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The Conversation

  • Written by Duncan Blake, PhD candidate, law and military uses of outer space, University of Adelaide
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Right now there are around 21,000 artificial objects being tracked in Earth orbit (and many millions too small to be tracked). Only about 1,750 of these are functional satellites.

If we don’t adequately manage the traffic of objects in outer space, many services on which we depend will no longer be available.

I argue that Australia should step up and fill this role. “Space traffic management” could be an enduring, national beacon project to inspire and galvanise the Australian space industry. This will be particularly important as the prospective Australian space agency builds momentum in 2018.

Read more: Yes, Australia will have a space agency. What does this mean?

The US is stepping back

Non-functional orbiting objects are known as space debris. It’s an ongoing problem and only likely to become worse, with plans to add many thousands of small satellites to the current population of active satellites.

Right now, the US Air Force is trying to divest itself of the space traffic management role – a responsibility that it has previously assumed for the world by default. The US Federal Aviation Administration has said that it is willing to take this on, but there are many issues to resolve, including control over assets, finances and human resources.

The Australian space industry, facilitated by the prospective Australian space agency, can seize this opportunity. We are well suited to play a role that will be valuable from a commercial perspective, and that will place us in a strong strategic position in the future global space industry and its governance.

Defining the problem

There’s a fair amount of debate about the scope of space traffic management. At the very least it encompasses a means of knowing:

  • what’s up there orbiting Earth
  • where orbiting objects are, in as near to real-time as possible
  • whether they pose any risk of damage, such as a future conjunction between two objects, or interference, such as between the frequencies on which they transmit.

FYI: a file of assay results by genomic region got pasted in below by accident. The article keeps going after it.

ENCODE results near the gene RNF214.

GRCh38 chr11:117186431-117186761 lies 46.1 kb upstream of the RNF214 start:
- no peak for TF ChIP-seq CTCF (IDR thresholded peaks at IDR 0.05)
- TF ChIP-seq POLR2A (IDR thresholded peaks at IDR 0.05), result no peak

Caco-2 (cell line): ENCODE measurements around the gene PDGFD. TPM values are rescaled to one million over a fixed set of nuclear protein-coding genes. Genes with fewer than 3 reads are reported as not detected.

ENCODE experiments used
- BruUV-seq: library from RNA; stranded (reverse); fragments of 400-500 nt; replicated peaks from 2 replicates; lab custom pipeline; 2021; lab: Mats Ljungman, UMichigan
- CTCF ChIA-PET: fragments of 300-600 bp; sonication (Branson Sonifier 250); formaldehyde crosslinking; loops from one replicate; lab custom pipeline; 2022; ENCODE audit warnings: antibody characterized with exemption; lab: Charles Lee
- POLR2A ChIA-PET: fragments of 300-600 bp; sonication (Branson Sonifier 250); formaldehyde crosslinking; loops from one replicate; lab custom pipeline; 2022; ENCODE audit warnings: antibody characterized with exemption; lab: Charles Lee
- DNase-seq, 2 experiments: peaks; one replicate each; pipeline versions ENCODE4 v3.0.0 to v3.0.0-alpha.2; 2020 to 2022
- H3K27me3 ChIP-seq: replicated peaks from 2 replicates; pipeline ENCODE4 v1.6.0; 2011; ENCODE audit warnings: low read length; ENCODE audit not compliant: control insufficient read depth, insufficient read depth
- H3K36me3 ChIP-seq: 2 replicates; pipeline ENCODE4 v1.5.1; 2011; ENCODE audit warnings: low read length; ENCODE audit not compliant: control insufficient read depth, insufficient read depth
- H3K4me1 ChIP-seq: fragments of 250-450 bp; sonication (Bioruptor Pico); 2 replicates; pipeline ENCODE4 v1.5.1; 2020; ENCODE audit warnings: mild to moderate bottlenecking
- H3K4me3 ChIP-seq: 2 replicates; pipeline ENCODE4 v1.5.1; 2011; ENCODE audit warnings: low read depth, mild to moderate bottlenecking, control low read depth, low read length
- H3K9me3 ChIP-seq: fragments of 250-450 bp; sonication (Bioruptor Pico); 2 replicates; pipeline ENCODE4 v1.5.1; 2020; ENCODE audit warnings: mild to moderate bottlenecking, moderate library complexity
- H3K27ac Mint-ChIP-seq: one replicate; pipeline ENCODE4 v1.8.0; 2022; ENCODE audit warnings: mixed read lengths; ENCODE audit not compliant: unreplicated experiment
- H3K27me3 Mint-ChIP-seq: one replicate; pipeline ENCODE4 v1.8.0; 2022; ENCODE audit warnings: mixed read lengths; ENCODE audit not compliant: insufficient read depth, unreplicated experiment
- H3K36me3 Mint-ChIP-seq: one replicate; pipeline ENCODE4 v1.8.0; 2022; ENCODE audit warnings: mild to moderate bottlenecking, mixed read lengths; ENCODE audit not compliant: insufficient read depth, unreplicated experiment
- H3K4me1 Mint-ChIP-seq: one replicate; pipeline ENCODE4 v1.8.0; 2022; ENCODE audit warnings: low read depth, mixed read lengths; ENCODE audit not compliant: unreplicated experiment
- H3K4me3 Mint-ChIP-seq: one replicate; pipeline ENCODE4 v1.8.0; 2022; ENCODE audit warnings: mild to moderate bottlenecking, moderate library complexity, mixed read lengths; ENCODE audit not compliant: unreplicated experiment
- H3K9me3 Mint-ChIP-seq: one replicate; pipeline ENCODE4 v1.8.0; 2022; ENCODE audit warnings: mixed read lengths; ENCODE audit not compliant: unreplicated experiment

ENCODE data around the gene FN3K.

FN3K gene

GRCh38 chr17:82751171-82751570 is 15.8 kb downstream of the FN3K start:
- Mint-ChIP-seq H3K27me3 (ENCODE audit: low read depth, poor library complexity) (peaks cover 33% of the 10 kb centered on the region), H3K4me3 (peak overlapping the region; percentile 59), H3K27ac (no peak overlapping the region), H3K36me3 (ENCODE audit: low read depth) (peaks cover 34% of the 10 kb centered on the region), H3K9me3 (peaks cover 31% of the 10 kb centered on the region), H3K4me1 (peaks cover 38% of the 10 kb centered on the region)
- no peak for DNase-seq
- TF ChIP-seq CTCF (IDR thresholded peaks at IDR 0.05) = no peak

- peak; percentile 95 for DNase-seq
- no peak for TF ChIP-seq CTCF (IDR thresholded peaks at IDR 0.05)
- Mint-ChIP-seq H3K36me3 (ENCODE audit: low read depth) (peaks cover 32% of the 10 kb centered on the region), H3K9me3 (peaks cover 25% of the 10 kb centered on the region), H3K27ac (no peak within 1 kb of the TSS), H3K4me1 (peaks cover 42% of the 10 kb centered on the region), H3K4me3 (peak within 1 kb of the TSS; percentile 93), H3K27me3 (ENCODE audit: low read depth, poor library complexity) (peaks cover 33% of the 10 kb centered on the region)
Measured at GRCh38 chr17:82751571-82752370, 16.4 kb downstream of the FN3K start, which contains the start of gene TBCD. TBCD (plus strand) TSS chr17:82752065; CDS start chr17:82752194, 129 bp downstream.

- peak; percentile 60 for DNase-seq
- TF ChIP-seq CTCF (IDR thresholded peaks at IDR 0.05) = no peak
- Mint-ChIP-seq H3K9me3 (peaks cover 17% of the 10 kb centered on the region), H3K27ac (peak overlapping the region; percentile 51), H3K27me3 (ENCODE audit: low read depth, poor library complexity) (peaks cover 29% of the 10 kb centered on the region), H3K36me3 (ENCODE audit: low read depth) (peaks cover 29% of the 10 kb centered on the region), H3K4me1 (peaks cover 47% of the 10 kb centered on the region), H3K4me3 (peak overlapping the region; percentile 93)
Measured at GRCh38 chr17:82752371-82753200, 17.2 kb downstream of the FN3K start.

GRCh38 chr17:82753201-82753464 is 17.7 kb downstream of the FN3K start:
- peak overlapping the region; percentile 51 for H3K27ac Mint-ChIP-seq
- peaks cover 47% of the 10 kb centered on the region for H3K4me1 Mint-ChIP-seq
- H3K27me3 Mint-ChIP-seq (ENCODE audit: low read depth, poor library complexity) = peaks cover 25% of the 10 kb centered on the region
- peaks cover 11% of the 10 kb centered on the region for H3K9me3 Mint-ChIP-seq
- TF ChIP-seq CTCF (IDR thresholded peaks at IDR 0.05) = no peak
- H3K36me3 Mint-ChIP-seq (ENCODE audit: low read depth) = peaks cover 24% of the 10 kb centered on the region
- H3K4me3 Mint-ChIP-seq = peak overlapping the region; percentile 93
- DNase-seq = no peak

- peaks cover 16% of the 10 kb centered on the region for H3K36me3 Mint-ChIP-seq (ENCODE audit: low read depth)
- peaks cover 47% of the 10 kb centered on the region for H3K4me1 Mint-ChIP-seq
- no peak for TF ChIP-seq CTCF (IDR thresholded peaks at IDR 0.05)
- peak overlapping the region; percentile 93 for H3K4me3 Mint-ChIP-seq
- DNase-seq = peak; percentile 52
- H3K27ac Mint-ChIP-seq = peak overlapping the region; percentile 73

It could also encompass an advisory, or even directive, service to satellite operators to avoid collisions and avoid contributing to the existing space debris population. That implies that space “rules of the road” may be established.

Of course, satellites cannot physically stop at “intersections”, like we see in traffic management on Earth. But we could see development of means to actively prevent collisions, for example, by changing the orbit of space debris. That might be by another space object capturing and physically moving the space debris, or it could be done remotely, such as by a ground-based laser using photon pressure.

Australia is qualified

While Australia already has an active space industry, it is thinly spread. Government departments and agencies, universities, contracted aerospace companies (mostly large and foreign), local start-ups (mostly small) and some established Australian companies, all currently make up Australia’s participation in the space industry.

The Space Industry Association of Australia presented a case for an Australian space agency in its March 2017 White Paper. From the current 0.8% share of a US$340 billion global space industry, the Australian space industry is forecast to grow to 4% within 20 years. That calculation assumes that the efforts of the Australian space industry can be coordinated and facilitated by an Australian space agency.